By Dr. Ashivini Jakhar, Founder & CEO, Prozo
As a warehousing service provider, the aim is always to resolve the challenges faced by the world of commerce and create efficiency and speed in supply chains. On their own, manufacturers often struggle to optimise functions across the line such as manufacturing, storage, logistics, sales, and technology. The challenges are even greater for small or medium size entities such as e-commerce startups and D2C companies as they need enterprise-level outcomes, but lack the resources and infrastructure. This is where the role of advanced automation tools and technologies provided by prominent warehousing and 3PL companies comes into play.
Benefits of Automation in Warehousing
Automation and tech-driven streamlining are rapidly emerging as the panacea for warehousing challenges. Whether it is captive warehouse operations or 3PL companies, market leaders are integrating AI, automation, and robotics with human expertise to create efficient and streamlined operations. 3PL companies integrating such advanced technologies are able to provide the best warehouse automation and process enhancements to even smaller players on a pay-per-use basis.
The simplest and most effective practice is to deploy an OMS or cloud-based central platform that connects all other software through an API. This helps in creating a unified command center/control tower with 360-degree visibility of the operations. The integrated automation in turn reduces bottlenecks, and apart from giving holistic visibility of the supply chain operations, it can also lead to continuous insights on how to make things better.
First, when different tasks are not carried out in silos, but as a component of a well-oiled automated infrastructure, it results in the elimination of errors. There is greater coordination and each component of the supply chain is real-time aware of the other. For instance, inventory visibility, the real-time knowledge of which goods are stored in which section, and access to automated vehicles to move the pieces, can bring about a massive shift in efficiency.
Automation also makes it less cumbersome for the human resources deployed at warehouses. Software-driven operations optimise the movement of personnel and machines to ensure that there is an even distribution of effort and make warehousing operations safer. For instance, automation can ensure that only robots are used to handle hazardous shipments and that constant monitoring is undertaken to prevent occurrences of injury, fire, or any other potential risks. Another apt use case would be the standard procuring of items from storage racks to the loading areas or from vehicles arriving at the warehouse to the storage racks. In manual processes, people might end up making multiple trips to the same spot to fetch the right products. However, automation can strategically deploy automated vehicles to reduce this to-and-fro movement. Thus, there is less consumption of effort and equipment, and operational costs can also be reduced accordingly.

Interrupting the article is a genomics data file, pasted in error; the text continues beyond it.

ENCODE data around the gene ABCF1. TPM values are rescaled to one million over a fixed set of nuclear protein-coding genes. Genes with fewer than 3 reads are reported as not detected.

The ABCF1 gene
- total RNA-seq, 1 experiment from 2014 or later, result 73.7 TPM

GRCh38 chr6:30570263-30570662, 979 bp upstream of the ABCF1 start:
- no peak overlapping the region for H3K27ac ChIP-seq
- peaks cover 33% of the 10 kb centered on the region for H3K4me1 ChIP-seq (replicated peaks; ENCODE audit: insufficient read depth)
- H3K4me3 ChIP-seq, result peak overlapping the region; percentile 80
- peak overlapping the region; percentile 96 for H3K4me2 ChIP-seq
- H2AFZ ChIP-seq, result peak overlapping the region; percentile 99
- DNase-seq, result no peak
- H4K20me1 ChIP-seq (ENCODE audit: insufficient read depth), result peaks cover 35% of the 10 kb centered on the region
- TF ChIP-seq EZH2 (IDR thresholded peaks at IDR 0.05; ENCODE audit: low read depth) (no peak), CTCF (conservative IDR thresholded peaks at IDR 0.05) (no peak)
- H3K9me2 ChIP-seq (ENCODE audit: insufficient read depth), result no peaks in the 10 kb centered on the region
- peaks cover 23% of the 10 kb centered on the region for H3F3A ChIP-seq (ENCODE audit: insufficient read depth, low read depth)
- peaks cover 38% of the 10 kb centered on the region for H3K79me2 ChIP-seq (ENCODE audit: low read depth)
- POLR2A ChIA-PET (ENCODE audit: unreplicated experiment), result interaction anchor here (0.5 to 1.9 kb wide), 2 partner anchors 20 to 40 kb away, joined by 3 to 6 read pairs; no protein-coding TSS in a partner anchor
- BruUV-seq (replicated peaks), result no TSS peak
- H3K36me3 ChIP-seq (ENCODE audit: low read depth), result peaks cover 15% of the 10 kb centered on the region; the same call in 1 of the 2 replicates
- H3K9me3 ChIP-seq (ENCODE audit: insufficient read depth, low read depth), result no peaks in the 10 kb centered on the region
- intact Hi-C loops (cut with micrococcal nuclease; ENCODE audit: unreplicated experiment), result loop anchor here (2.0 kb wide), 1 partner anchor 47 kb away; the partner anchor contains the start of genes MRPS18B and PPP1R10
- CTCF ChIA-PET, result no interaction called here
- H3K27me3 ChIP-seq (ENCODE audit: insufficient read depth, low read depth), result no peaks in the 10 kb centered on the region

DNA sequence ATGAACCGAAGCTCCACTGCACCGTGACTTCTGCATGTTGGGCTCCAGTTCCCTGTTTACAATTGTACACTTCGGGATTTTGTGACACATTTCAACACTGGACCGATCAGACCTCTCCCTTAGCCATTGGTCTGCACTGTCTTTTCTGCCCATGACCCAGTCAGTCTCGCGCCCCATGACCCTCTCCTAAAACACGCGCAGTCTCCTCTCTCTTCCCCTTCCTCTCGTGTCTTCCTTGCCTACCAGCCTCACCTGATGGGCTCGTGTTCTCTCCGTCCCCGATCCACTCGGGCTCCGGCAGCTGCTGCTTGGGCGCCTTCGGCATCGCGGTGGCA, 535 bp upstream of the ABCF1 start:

Essentially, a world-class warehouse automation system provides managers with all the tools they need to reduce effort and increase output. Warehouse automation improves customer experience by eliminating inefficiencies and improving speed. Additionally, it enhances a warehouse’s operational capabilities and allows it to handle diverse SKUs more effectively.
Types of automated systems used in Warehousing
Depending upon the scale and needs of a warehouse, there are three core automation options available to the operators:
Basic automation – An example of basic automation is using a conveyor belt or a carousel to move packages instead of carrying them manually from one point to another.
Warehouse system automation – The warehouse system automates everyday operations using software, machine learning, data analytics, and robotics. The software allows for the tracking of all orders received, filled, and pending. As a result, orders would be segregated based on SKUs, and the picking of similar items located in one part of the warehouse would be optimally timed in order to reduce multiple trips by personnel or equipment.
Mechanised automation – Usually deployed in large warehouses, mechanised equipment like robots and smart machines assist humans with warehouse tasks. A shelf loader robot, for example, places packages on shelves or lifts product racks and delivers them for retrieval and sorting.
Advanced AI automation – The goal of advanced AI automation is to reduce the need for strenuous human operations by using advanced technology. In this case, forklift fleets can operate as interconnected fleets through online tracking portals monitored by human managers using artificial intelligence, cameras, and sensors to self-navigate through the warehouse.
Advanced warehouse automation comes in two forms:
Autonomous Mobile Robots (AMRs) – They offer greater flexibility than Automatic Guided Vehicles (AGVs) and use GPS to self-navigate through the warehouse with greater route planning. AMRs use laser guidance to avoid obstacles, which makes them much safer to operate in areas where human activity is high. They can be programmed with GPS defined routes in a matter of seconds.
Automated Storage and Retrieval Systems (AS/RS) in Warehousing – An advanced form of GTP fulfilment systems, the RS platforms incorporate material-carrying vehicles, tote shuttles, mini-loaders, and other such equipment that can store and retrieve goods. In warehouses, where space optimisation is necessary to meet the high demand for goods movement, these are of greater importance.
The Future of Automation in Warehousing
Warehouses are facing increasing pressure to do more with less. To accommodate these demands, many of them are turning to automation systems. Technological solutions like those mentioned here can go a long way in boosting warehousing efficiency, precision, and safety, and save money at the same time.